What the Gibbons Report Covers

While I discuss pretty much anything on the Gibbons Report, the core of the Gibbons Report is objective analysis of politics and psychology. I also try to inject humor into the majority of my posts. I do my best to practice good ethics in my writing by remaining objective and open to respectful discourse. Admittedly, I am a strong proponent of civil libertarianism, constitutionalism, environmentalism, and I lean towards free market economics. However, I relentlessly challenge my own opinions and those who share the same. This allows me to objectively analyze issues. I welcome intelligent and respectful discourse.

The Problem with other Blogs

Gibbons Report - Gibbons Mascot
Illustration Credit Jerry Miller

In academia there is a distinction between popular sources of information and academic sources. A strong academic source will detail multiple authoritative references in their writing and will also avoid speaking in absolutes such as, “all democrats are idiots,” or, “republicans all hate poor people.” These statements are nothing more than hyperbole and invoke the fallacy of generalization. An academic source might say, “Based on data from their study, it can be projected that about 45% of all republicans hold some sort of resentment towards the poor.” Academic sources are written by authorities. An authority is an author who has been properly educated within a discipline, they’ll possess ample experience within that discipline, or they’ll have at least obtained liberal arts higher education.

The overwhelming majority of information freely available on the internet is of the popular type. There’s a major problem with this because most people are too busy and typically don’t have enough free time to filter through deceptions, lies, and other nonsense. Mainstream media outlets take advantage of this and sensationalize issues to improve their bottom lines. Worse so, some sources deliberately manipulate information to serve an agenda. Average people end up relying on a criteria based on faith or likability and popularity, i.e. social proof, to determine if a source is credible. With the abundance of information available today, it has also made it difficult for individuals to determine what is accurate anyway. As Robert B. Cialdini Ph.D. explains in his classic book Influence: The Psychology of Persuasion:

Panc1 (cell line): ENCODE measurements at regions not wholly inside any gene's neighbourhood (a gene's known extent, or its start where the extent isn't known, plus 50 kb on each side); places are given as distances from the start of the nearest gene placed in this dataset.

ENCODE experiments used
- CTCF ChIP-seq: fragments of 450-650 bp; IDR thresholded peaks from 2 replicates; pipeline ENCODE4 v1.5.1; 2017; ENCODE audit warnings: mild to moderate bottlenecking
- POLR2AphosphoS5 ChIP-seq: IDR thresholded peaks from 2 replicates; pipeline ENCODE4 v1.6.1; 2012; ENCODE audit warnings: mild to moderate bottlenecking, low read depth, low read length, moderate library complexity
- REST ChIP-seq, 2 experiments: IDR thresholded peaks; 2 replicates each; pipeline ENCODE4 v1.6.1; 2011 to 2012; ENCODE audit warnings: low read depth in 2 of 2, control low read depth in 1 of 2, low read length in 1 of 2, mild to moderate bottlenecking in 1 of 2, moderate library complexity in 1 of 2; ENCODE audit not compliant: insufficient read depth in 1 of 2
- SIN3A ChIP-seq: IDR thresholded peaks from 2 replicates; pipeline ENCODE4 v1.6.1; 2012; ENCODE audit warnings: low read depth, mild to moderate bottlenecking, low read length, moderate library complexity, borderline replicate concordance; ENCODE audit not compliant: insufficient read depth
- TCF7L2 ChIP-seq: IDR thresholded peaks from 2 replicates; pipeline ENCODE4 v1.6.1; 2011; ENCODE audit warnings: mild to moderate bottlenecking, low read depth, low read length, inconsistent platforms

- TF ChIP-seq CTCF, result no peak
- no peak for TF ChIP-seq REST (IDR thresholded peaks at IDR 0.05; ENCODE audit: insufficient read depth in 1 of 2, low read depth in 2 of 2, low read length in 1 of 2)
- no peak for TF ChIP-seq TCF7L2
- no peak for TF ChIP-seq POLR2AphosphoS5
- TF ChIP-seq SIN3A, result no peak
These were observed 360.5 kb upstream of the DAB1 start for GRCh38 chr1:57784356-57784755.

…for the sake of efficiency, we must sometimes retreat from the time-consuming, sophisticated, fully informed brand of decision making to a more automatic, primitive, single-feature type of responding. With the sophisticated mental apparatus we have used to build world eminence as a species, we have created an environment so complex, so fast-paced, and information-laden that we must increasingly deal with it in the fashion of the animals we long ago transcended.

Wikipedia has helped to improve this a bit, but if you sift through the various references on many Wikipedia articles, you will notice that they too often come up short on authority. In all of my analyses I thrive to incorporate academic sources and/or other sources of authority such as well respected think-tanks, primary sources, and respectable government sources, e.g. the Library of Congress and the Government Accountability Office. If they are not cited, they are readily available upon request. Moreover, as a college educated writer, I do my best to provide thorough and objective writing myself.

Who is the Gibbon?

The Gibbons Report is currently an outlet for me, Jonathan R. Gibbons (The Gibbon), to write on a variety of topics that I find interesting. I was primarily driven towards writing by Richard and Florence Gibbons, my late grandparents, who were both accomplished and published authors. I also possess a deep love for teaching and communication because of my late grandparents on my mother’s side; both were life-long educators.

My Credentials: I graduated summa cum laude from American Public University with a Bachelor of Arts in Political Science. While working on my degree I also completed one semester at Monmouth University and one at the University of Oklahoma with a focus on psychological studies and the liberal arts. I’m a member of the Golden Key International Honour Society and I used to own and operate a web development company focused on helping social causes implement web-based solutions for their organizations. Additionally, I hold a technical diploma in Webmaster Administration. From 2009-2011, I had the pleasure of working as a U.S. Congressional Campaign Manager which provided me with a plethora of real-world political experience. I currently work full-time for a major tech firm in the financial sector where I develop strategies to stop and catch fraud and fraudsters.

Fighting ignorance is a core aim of the Gibbons Report. In the end, it is my hope that readers of my blog will find just one post that touches their heart, inspires them, helps them solve a problem, provides them with the knowledge to detect and protect themselves from manipulators, and/or causes them to think differently about an issue.

Jonathan R. Gibbons
St. Petersburg, FL

Last Updated: Thursday, October 09, 2014

If this is your first time visiting my blog and you have an interest in American History and Politics, please check out my paper The Decline of American Federalism.